Learning To Love Starts At Home

My parents made sure I had dolls of every race when I was kid. One Christmas, my father waited in line all night to get me a black and a white Cabbage Patch Kid. My parents’ commitment to surrounding me with diverse images extended to the art work in our home.

On our living room wall, there were two photos taken by my dad when he was a freedom rider in the Deep South. One was of three poor black children. I used to imagine the kid with the giant eyes had been crying due to hunger. I wondered if the small child’s hair wasn’t combed because his working mother didn’t have time to do it. And, I theorized the third kid was looking for help. I figured my father took the photo because it was an example of the economic disparity and racial oppression in this country. I also suspected it also reminded him of his own impoverished upbringing during segregation.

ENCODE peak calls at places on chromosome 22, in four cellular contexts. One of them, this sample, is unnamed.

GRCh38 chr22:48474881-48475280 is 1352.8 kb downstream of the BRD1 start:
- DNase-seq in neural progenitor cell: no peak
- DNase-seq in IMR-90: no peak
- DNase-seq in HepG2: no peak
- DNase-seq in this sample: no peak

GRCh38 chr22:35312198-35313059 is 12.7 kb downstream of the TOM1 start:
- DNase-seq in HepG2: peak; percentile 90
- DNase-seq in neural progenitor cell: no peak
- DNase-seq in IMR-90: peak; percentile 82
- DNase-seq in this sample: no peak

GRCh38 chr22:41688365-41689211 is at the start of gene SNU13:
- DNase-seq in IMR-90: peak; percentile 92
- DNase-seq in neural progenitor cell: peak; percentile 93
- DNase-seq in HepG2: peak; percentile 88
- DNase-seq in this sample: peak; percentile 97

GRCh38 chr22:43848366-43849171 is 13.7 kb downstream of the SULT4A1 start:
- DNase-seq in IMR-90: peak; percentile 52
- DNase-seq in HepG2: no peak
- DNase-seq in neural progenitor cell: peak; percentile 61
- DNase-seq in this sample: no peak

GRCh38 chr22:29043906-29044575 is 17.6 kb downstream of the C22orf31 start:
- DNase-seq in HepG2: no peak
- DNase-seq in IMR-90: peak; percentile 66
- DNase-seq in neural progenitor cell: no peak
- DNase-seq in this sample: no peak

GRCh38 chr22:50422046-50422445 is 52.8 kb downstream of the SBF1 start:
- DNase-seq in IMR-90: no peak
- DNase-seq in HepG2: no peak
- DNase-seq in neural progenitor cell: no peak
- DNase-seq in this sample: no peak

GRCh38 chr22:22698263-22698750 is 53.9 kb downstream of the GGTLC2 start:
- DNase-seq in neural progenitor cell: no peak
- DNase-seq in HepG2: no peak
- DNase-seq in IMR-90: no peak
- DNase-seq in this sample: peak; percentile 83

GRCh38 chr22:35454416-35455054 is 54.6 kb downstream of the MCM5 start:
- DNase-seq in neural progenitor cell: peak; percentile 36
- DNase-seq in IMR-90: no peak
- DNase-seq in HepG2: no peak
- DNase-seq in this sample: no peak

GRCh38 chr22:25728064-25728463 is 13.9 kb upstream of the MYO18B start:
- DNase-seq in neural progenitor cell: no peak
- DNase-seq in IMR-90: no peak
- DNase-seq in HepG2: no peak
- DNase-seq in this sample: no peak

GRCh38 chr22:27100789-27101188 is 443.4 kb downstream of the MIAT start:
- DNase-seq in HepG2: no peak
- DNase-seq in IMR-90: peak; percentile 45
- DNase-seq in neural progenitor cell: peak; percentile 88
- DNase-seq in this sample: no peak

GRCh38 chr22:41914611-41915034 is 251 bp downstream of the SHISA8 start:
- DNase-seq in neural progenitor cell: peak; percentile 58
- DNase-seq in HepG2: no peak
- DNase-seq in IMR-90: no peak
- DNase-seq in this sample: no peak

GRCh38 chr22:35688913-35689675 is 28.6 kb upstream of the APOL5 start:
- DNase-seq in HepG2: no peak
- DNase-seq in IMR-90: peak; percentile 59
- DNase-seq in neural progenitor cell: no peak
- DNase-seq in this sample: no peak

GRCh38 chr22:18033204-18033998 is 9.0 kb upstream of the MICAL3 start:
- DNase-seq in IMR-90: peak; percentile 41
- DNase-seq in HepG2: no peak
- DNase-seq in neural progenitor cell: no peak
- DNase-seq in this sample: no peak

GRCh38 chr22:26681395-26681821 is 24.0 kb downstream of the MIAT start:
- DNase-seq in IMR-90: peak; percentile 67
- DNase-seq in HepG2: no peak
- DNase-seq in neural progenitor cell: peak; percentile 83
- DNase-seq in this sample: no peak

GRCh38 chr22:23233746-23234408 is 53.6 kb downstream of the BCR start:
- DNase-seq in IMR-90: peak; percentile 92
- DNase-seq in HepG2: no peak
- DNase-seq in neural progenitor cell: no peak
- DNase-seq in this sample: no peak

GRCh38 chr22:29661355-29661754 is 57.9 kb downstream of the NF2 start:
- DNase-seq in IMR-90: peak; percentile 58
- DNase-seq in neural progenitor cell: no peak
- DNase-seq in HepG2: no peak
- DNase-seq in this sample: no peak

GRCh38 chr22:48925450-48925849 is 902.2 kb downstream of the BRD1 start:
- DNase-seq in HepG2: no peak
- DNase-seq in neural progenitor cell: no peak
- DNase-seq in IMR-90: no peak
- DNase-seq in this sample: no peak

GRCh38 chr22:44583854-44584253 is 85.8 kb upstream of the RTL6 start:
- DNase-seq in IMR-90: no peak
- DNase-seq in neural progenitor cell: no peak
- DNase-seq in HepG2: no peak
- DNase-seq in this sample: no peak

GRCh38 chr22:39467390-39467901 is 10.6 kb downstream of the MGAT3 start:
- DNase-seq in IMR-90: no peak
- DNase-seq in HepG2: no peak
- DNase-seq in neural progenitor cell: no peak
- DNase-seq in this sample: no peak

At times, my father was so hungry, he’d wandered around the woods near his home with his dog and a hatchet while drinking canned milk to feel full. Eventually, he became a computer science professor at NYU and other colleges. Despite this, my father he never forgot about those three kids. Their image also stuck with renowned Black artist Brenda JoySmith. She painted a color rendition of my father’s picture and sold it in the fine arts market. I couldn’t forget them either. I used a second photo of the kids on the cover of my first book, “Dark Recesses.”

I did it because I learned from my daddy that we have an obligation to shine a light on injustice and act to change it. We must also share our stories so they aren’t forgotten.

I thank my dad teaching me what wasn’t shared in school and for making sure I was/am proud of my blackness.

Happy Father’s Day!

#aarpny #love4dad #fathersday #Blackfamily #racism #BlackLivesMatter #FathersAndDaughters #justice #chronicillness #chronicpain #spoonie

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